Health care organizations are putting forth plans for standardizing patient care, demonstrating the value of monitoring adherence to protocols.
Health care organizations (HCOs) around the country have been establishing protocols for treating certain symptoms and conditions in an attempt to expand and improve treatment, and at the same time, standardize patient care. These initiatives, some of which are gaining national attention, have been demonstrating the value in monitoring adherence to protocols.
New Jersey has been taking the lead in some areas, including state hospitals’ latest efforts to standardize care for stroke patients, and St. Joseph’s Medical Center’s approach to reducing opioid use and abuse.
Standardizing Stroke Care
HCOs in New Jersey have historically been leaders in stroke care, so it’s no surprise that health care advocates there have been trying to modernize the current system, proposing legislation that would result in updated guidelines, regular outside reviews, and standardization of diagnosis and treatment protocols. As it is, 67 of New Jersey’s 70 acute-care hospitals already are designated to care for stroke patients.
New Jersey was the first state to designate two levels of stroke-care facilities back in 2004, with primary care facilities providing basic services such as stabilizing, caring for, and transferring stroke patients. Next-level facilities, which were designed to handle more complex cases, also provide rehab services and are equipped and staffed accordingly.
The new legislation would introduce a third level of stroke care, referred to as an “acute stroke-ready hospital” — a facility designated to treat the least complex cases. Patients would be triaged there and then transferred to the appropriate facility, depending on their needs.
All three levels would meet national standards under the legislation and would employ standardized diagnosis and treatment protocols for all emergency providers. All facilities would also be required to submit quarterly data to demonstrate they meet certain metrics. Bill advocates argue that by meeting national standards and submitting to assessments from outside accreditation agencies, the facilities that care for stroke patients can further improve outcomes.
Reducing Opioid Prescriptions
Emergency department (ED) visits due to suspected opioid overdoses increased nearly 30 percent from 2016 to 2017. And, a recent CDC report shows a 27.7 percent increase in opioid overdose deaths in 2015-2016.
So, what are HCOs doing about reducing opioid use and improving access to treatment? Initiatives in several states have been garnering national attention, for instance, Washington state is trying to flag patients at risk for misuse or overdose by integrating electronic health records (EHRs) with a prescription drug-monitoring program (PDMP). In Rhode Island, EDs are partnering with community organizations and state public health agencies to extend support after discharge, and assist in recovery by distributing naloxone kits that include overdose prevention education, treatment referrals, counseling resources, and more.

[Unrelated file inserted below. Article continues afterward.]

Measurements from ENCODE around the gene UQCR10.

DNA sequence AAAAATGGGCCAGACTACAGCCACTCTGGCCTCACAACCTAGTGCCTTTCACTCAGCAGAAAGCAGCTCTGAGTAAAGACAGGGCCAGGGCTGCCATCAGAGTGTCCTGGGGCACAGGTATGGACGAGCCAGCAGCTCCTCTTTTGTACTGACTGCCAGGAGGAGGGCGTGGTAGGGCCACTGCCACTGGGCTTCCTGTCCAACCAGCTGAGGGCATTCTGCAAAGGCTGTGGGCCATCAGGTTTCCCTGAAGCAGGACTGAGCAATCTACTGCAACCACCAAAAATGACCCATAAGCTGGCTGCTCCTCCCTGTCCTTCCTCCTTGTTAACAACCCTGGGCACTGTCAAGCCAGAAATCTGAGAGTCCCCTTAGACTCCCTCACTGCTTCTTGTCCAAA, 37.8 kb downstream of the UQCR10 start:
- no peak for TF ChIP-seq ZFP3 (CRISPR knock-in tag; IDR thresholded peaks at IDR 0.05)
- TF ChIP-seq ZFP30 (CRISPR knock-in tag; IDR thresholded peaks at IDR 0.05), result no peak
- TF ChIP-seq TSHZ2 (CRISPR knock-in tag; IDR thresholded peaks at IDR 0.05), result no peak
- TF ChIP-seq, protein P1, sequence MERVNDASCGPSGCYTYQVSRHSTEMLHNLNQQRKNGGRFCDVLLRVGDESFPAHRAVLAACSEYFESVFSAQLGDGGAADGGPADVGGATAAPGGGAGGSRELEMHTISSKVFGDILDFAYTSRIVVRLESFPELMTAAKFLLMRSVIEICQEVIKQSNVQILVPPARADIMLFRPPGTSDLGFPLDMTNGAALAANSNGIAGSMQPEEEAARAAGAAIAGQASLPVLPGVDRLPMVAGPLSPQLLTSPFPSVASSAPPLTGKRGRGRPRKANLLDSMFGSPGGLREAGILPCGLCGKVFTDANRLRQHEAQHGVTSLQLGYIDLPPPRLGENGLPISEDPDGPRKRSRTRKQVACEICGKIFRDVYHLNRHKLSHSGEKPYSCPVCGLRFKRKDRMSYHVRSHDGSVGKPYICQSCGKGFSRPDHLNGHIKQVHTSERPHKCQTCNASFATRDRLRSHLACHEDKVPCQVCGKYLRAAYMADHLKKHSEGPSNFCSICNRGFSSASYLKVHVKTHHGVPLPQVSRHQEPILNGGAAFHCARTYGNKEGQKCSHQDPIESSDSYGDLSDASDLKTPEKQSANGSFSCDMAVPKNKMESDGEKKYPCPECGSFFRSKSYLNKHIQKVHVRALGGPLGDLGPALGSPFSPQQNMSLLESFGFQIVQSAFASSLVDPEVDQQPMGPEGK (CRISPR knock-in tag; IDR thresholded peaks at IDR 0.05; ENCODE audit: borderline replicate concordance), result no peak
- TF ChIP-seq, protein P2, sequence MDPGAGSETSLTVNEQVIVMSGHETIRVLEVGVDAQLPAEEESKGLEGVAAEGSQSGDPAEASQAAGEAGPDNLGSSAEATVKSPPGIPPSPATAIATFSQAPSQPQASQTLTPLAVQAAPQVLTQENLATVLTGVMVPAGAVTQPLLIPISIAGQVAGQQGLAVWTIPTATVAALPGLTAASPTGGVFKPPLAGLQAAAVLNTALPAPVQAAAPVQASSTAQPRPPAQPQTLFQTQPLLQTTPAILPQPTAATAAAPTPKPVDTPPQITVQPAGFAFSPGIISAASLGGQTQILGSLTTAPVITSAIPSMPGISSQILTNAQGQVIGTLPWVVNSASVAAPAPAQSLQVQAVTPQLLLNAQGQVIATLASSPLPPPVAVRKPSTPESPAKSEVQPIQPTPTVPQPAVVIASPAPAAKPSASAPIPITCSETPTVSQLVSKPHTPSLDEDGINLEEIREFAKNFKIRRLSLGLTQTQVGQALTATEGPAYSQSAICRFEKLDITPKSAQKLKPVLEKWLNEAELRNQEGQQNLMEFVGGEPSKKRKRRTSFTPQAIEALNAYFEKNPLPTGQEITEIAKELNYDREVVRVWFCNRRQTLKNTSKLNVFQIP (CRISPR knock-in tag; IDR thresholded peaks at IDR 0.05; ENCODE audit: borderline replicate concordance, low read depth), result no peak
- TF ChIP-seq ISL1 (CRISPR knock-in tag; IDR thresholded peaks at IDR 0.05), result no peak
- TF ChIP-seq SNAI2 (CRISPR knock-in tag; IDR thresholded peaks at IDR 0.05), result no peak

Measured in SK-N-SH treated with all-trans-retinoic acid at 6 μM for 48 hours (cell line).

In New Jersey, the Emergency Department at St. Joseph’s University Medical Center in Patterson has developed the Alternatives to Opioids (ALTO) program in an effort to prevent opioid prescribing in acute pain management. The program was launched in 2016 and has treated hundreds of patients without the use of opioids. ALTO has also been successful in Colorado, where 10 EDs are reported to have reduced overall opioid prescribing by an average of 36 percent.
In March, Dr. Mark Rosenberg, chairman of Emergency Medicine and chief innovation officer at St. Joseph’s, testified before Congress about a new bill he co-authored based on his program, the Alternatives to Opioids (ALTO) in the Emergency Department Act. If approved, the bill will designate funds for expanding the ALTO program nationwide.
Another bill, Preventing Overdoses While in Emergency Rooms Act of 2018, would establish the Medication-Assisted Treatment (MAT) protocol, which would also include certain follow-up procedures after a patient is discharged from the ED.
Saving Lives and Improving Outcomes Through Data Analysis
The right tools can bridge gaps among health care providers while gathering and analyzing data for insights. d2i can be used as the data engine to track patients and their treatment. Data analytics can also be used to address the opioid crisis by pinpointing prescription misuse and educating both patients and prescribers.
Using data analytics to target protocol change means obtaining and working with timely and relevant information, and determining and monitoring patterns. Analytics tools allow transparent monitoring of physicians and site compliance, and can help identify practice patterns and variations. d2i has clinical protocol compliance analytics tools that can help HCOs monitor protocol compliance.
d2i combines data from all sources into a single platform and allows filtering based on any of the data fields without relying on an EHR vendor or IT department. By using the right data analytics tools, health care providers can track compliance with clinical protocols, identify physician practice variations, and see the results in the effectiveness of patient treatment.